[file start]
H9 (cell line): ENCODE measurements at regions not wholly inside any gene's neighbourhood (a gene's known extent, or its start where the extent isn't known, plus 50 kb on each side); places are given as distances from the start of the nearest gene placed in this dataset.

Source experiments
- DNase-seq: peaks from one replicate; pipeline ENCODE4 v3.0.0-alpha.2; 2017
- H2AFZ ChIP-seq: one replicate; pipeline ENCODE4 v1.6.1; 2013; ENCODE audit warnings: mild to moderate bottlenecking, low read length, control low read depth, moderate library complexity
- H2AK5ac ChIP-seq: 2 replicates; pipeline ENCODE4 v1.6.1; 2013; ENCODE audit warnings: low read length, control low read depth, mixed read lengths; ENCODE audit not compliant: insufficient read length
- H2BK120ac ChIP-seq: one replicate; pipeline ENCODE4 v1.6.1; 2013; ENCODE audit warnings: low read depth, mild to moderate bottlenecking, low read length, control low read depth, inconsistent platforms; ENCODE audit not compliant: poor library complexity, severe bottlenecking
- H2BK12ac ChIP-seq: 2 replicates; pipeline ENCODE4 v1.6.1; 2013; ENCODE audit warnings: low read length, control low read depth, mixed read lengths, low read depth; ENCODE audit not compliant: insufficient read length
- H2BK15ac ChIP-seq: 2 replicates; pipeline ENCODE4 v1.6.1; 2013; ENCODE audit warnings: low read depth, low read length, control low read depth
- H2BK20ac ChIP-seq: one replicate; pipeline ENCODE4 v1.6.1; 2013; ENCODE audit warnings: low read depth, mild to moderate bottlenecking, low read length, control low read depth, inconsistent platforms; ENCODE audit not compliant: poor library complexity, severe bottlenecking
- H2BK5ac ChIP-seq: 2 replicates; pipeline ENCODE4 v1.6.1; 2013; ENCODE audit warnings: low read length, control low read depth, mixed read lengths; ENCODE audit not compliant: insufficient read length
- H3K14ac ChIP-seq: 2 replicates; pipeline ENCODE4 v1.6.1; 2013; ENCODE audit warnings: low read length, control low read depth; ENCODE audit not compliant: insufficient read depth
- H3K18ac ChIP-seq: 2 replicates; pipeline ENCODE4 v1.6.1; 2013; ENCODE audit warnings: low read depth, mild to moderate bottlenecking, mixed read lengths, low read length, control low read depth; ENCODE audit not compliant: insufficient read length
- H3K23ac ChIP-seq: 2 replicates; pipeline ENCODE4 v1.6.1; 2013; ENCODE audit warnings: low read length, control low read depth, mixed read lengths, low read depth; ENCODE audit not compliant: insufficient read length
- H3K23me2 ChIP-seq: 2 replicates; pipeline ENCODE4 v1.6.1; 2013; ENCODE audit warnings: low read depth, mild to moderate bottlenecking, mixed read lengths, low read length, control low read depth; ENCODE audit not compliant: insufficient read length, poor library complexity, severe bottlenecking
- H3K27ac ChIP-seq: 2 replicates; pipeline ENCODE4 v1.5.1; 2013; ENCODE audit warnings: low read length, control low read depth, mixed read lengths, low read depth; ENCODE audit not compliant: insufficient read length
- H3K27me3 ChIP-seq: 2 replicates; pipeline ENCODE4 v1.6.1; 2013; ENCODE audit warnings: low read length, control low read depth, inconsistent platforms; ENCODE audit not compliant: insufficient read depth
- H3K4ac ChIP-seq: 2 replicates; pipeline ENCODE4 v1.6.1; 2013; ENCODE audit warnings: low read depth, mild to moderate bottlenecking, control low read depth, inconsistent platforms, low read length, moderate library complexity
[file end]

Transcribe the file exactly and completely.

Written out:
H9 (cell line): ENCODE measurements at regions not wholly inside any gene's neighbourhood (a gene's known extent, or its start where the extent isn't known, plus 50 kb on each side); places are given as distances from the start of the nearest gene placed in this dataset.

Source experiments
- DNase-seq: peaks from one replicate; pipeline ENCODE4 v3.0.0-alpha.2; 2017
- H2AFZ ChIP-seq: one replicate; pipeline ENCODE4 v1.6.1; 2013; ENCODE audit warnings: mild to moderate bottlenecking, low read length, control low read depth, moderate library complexity
- H2AK5ac ChIP-seq: 2 replicates; pipeline ENCODE4 v1.6.1; 2013; ENCODE audit warnings: low read length, control low read depth, mixed read lengths; ENCODE audit not compliant: insufficient read length
- H2BK120ac ChIP-seq: one replicate; pipeline ENCODE4 v1.6.1; 2013; ENCODE audit warnings: low read depth, mild to moderate bottlenecking, low read length, control low read depth, inconsistent platforms; ENCODE audit not compliant: poor library complexity, severe bottlenecking
- H2BK12ac ChIP-seq: 2 replicates; pipeline ENCODE4 v1.6.1; 2013; ENCODE audit warnings: low read length, control low read depth, mixed read lengths, low read depth; ENCODE audit not compliant: insufficient read length
- H2BK15ac ChIP-seq: 2 replicates; pipeline ENCODE4 v1.6.1; 2013; ENCODE audit warnings: low read depth, low read length, control low read depth
- H2BK20ac ChIP-seq: one replicate; pipeline ENCODE4 v1.6.1; 2013; ENCODE audit warnings: low read depth, mild to moderate bottlenecking, low read length, control low read depth, inconsistent platforms; ENCODE audit not compliant: poor library complexity, severe bottlenecking
- H2BK5ac ChIP-seq: 2 replicates; pipeline ENCODE4 v1.6.1; 2013; ENCODE audit warnings: low read length, control low read depth, mixed read lengths; ENCODE audit not compliant: insufficient read length
- H3K14ac ChIP-seq: 2 replicates; pipeline ENCODE4 v1.6.1; 2013; ENCODE audit warnings: low read length, control low read depth; ENCODE audit not compliant: insufficient read depth
- H3K18ac ChIP-seq: 2 replicates; pipeline ENCODE4 v1.6.1; 2013; ENCODE audit warnings: low read depth, mild to moderate bottlenecking, mixed read lengths, low read length, control low read depth; ENCODE audit not compliant: insufficient read length
- H3K23ac ChIP-seq: 2 replicates; pipeline ENCODE4 v1.6.1; 2013; ENCODE audit warnings: low read length, control low read depth, mixed read lengths, low read depth; ENCODE audit not compliant: insufficient read length
- H3K23me2 ChIP-seq: 2 replicates; pipeline ENCODE4 v1.6.1; 2013; ENCODE audit warnings: low read depth, mild to moderate bottlenecking, mixed read lengths, low read length, control low read depth; ENCODE audit not compliant: insufficient read length, poor library complexity, severe bottlenecking
- H3K27ac ChIP-seq: 2 replicates; pipeline ENCODE4 v1.5.1; 2013; ENCODE audit warnings: low read length, control low read depth, mixed read lengths, low read depth; ENCODE audit not compliant: insufficient read length
- H3K27me3 ChIP-seq: 2 replicates; pipeline ENCODE4 v1.6.1; 2013; ENCODE audit warnings: low read length, control low read depth, inconsistent platforms; ENCODE audit not compliant: insufficient read depth
- H3K4ac ChIP-seq: 2 replicates; pipeline ENCODE4 v1.6.1; 2013; ENCODE audit warnings: low read depth, mild to moderate bottlenecking, control low read depth, inconsistent platforms, low read length, moderate library complexity